Original BBC news story: http://www.bbc.co.uk/news/uk-england-humber-14685953
Hull hospital pioneers Gulf War Syndrome treatment
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Researchers at the University of Hull believe they have found a treatment for people with Gulf War Syndrome.
Thousands of former service personnel claim to be affected by the illness, with reported symptoms including fatigue and depression.
Scientists at a research unit at Hull Royal Infirmary are using injections of hormones to treat the condition.
The syndrome is controversial with many medical experts refusing to accept that it exists.
Many military veterans link their illness to vaccinations given prior to their deployment to the Gulf in 1991.
'Testosterone and thyroxin'
Prof Stephen Atkins and his team at the Hull York Medical School introduced the treatment after a number of patients were referred to his department by their GPs.
Of the 11 people with Gulf War Syndrome sent to Prof Atkins, nine were diagnosed with a rare problem with their pituitary gland which led to a deficiency of certain hormones, such as testosterone and thyroxin.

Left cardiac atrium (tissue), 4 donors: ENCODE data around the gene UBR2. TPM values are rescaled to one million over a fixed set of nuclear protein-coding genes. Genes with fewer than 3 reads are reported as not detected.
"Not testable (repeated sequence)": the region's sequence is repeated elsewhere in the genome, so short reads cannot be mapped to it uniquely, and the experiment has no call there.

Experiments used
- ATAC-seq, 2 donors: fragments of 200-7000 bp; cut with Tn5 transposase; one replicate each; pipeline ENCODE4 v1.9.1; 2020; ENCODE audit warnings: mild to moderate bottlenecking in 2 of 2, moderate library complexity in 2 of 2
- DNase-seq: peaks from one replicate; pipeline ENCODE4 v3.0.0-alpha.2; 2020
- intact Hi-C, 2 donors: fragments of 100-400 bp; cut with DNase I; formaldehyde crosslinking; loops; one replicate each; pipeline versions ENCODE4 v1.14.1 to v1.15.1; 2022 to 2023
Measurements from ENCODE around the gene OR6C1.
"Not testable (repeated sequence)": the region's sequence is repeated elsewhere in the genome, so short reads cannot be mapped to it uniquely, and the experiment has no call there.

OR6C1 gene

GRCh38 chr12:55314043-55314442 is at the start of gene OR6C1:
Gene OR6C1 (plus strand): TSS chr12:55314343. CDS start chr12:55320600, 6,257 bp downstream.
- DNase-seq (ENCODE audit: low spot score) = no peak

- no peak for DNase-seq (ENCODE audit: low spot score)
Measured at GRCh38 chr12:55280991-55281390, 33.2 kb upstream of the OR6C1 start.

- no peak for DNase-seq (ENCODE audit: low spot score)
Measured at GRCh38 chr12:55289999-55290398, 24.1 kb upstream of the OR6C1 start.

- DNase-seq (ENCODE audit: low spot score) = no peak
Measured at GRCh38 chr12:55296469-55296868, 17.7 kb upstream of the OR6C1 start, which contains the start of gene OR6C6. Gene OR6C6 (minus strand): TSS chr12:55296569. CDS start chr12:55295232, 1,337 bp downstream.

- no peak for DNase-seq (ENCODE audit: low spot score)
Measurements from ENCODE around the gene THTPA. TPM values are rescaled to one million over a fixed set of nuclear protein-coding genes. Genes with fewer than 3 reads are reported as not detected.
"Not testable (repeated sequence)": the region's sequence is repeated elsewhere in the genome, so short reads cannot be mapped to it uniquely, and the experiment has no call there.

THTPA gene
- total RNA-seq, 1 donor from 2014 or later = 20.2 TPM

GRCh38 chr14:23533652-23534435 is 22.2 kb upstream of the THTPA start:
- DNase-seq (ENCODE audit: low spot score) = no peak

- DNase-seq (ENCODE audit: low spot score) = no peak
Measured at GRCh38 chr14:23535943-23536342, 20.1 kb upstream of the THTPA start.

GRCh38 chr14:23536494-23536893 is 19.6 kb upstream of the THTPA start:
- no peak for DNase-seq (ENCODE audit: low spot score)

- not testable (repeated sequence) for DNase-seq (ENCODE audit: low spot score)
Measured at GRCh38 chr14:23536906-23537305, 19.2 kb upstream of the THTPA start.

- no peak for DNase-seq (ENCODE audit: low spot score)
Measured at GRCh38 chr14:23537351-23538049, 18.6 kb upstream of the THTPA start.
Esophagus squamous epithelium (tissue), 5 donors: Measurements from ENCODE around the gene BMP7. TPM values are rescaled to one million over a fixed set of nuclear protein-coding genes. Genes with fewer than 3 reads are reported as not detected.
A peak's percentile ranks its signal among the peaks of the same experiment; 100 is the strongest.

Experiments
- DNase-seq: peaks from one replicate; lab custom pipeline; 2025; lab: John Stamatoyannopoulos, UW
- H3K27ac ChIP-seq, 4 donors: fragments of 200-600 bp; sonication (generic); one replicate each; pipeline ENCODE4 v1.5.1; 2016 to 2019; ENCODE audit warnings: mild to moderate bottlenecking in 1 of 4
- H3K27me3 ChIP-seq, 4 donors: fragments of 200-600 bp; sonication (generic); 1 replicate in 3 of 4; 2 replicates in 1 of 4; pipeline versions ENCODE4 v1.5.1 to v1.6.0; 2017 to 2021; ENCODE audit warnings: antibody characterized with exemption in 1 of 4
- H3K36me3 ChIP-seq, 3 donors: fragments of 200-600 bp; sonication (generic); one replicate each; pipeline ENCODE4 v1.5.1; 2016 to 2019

The patients are now undergoing therapy with injections to replace the missing hormones.
Prof Atkins said the initial results were encouraging: "Of the veterans that we've actually treated with hormone problems, they've all responded to a greater or lesser degree. And therefore their quality of life has generally improved."
One patient undergoing the treatment is 52-year-old Shaun Rusling from Hull.
Mr Rusling said he became ill after serving as a medic with the Parachute Regiment during the conflict.
He said the therapy had transformed his life: "It's simply like switching a light back inside your head. I had lost complete interest in everything, friends and family, relationships. I had total dysfunction. To explain it simply, I existed."
Prof Atkins said that all service veterans with Gulf War Syndrome should be tested for pituitary problems. He called for a full-scale clinical trial.
"It's very rare. Pituitary hypophysitis is approximately about one in a million," he said.
"So what we are not saying that is this is causing Gulf War Syndrome. What we're saying perhaps that there are some patients out there with Gulf War Syndrome who may have this."